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Theater reviews: The Game's Afoot, or Holmes for the Holidays, more 

CPCC Theatre's latest keeps you laughing and guessing

Even if you aren't familiar with Ken Ludwig's most successful scripts — Lend Me a Tenor, Moon Over Buffalo and Crazy for You — the full title of his more recent frolic, The Game's Afoot, or Holmes for the Holidays tells you what to expect and what the playwright's strategy will be. After conquering stage, screen and TV, Sherlock gets a shot at Christmas in a comedy now running at CPCC. You can also readily deduce that Ludwig aims to keep you laughing and guessing.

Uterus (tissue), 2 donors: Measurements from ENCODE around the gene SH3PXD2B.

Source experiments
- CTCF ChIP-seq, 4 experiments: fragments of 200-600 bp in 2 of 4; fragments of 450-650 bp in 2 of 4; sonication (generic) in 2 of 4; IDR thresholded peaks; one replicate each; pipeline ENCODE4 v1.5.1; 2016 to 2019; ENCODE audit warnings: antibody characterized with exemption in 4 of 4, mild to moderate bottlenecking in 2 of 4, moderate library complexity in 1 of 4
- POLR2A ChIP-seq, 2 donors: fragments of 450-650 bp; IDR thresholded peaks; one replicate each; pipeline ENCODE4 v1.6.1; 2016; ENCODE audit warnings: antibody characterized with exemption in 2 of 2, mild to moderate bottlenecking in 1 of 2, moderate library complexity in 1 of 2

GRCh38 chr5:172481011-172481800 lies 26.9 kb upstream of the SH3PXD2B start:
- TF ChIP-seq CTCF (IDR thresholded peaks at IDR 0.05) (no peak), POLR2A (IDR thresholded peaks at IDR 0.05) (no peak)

Admirers of Ludwig's hits will also anticipate that Sherlock's sleuthing will be smothered in a showbiz ambiance and garnished with backstage lore. What's startling here is that, instead of his usual mash-up of showbiz stereotypes and history, Ludwig builds his comedy mystery around an actual theater legend, actor/playwright William Gillette. In many ways, most notably the deerstalker cap and the "Elementary" catchphrase, Gillette invented Holmes for the American theater, and it was his own adaptation of half a dozen Arthur Conan Doyle yarns that he performed onstage more than 1,300 times over a span of 30 years.

From the beginning, Ludwig messes with us. We seem to be watching the climax of a classic Sherlock manhunt, but we're actually watching the end of a Gillette performance — and the violent crime occurs while he and the cast are taking their bows. So, we adjourn to Gillette Castle on the Connecticut River, where William indulges his impulse to sleuth in real life, inviting all the suspects to a Christmas soiree.